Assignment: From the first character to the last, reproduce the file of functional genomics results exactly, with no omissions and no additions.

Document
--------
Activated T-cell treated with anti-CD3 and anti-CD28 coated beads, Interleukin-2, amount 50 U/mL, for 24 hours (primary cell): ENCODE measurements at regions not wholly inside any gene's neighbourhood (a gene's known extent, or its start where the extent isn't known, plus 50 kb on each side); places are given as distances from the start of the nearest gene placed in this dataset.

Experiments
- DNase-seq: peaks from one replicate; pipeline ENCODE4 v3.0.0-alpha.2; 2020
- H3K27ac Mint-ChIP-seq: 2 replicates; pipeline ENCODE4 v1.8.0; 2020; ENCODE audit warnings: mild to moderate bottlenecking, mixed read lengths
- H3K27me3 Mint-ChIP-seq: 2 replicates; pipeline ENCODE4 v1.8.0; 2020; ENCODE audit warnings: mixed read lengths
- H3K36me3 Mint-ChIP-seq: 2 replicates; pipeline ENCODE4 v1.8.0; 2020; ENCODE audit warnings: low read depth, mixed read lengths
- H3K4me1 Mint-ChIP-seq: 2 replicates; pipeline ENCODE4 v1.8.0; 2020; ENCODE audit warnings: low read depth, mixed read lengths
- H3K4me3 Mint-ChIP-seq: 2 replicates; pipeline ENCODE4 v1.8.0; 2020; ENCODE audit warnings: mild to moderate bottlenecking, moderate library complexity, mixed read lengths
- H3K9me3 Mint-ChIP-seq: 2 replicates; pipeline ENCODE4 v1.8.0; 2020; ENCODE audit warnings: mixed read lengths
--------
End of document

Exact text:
Activated T-cell treated with anti-CD3 and anti-CD28 coated beads, Interleukin-2, amount 50 U/mL, for 24 hours (primary cell): ENCODE measurements at regions not wholly inside any gene's neighbourhood (a gene's known extent, or its start where the extent isn't known, plus 50 kb on each side); places are given as distances from the start of the nearest gene placed in this dataset.

Experiments
- DNase-seq: peaks from one replicate; pipeline ENCODE4 v3.0.0-alpha.2; 2020
- H3K27ac Mint-ChIP-seq: 2 replicates; pipeline ENCODE4 v1.8.0; 2020; ENCODE audit warnings: mild to moderate bottlenecking, mixed read lengths
- H3K27me3 Mint-ChIP-seq: 2 replicates; pipeline ENCODE4 v1.8.0; 2020; ENCODE audit warnings: mixed read lengths
- H3K36me3 Mint-ChIP-seq: 2 replicates; pipeline ENCODE4 v1.8.0; 2020; ENCODE audit warnings: low read depth, mixed read lengths
- H3K4me1 Mint-ChIP-seq: 2 replicates; pipeline ENCODE4 v1.8.0; 2020; ENCODE audit warnings: low read depth, mixed read lengths
- H3K4me3 Mint-ChIP-seq: 2 replicates; pipeline ENCODE4 v1.8.0; 2020; ENCODE audit warnings: mild to moderate bottlenecking, moderate library complexity, mixed read lengths
- H3K9me3 Mint-ChIP-seq: 2 replicates; pipeline ENCODE4 v1.8.0; 2020; ENCODE audit warnings: mixed read lengths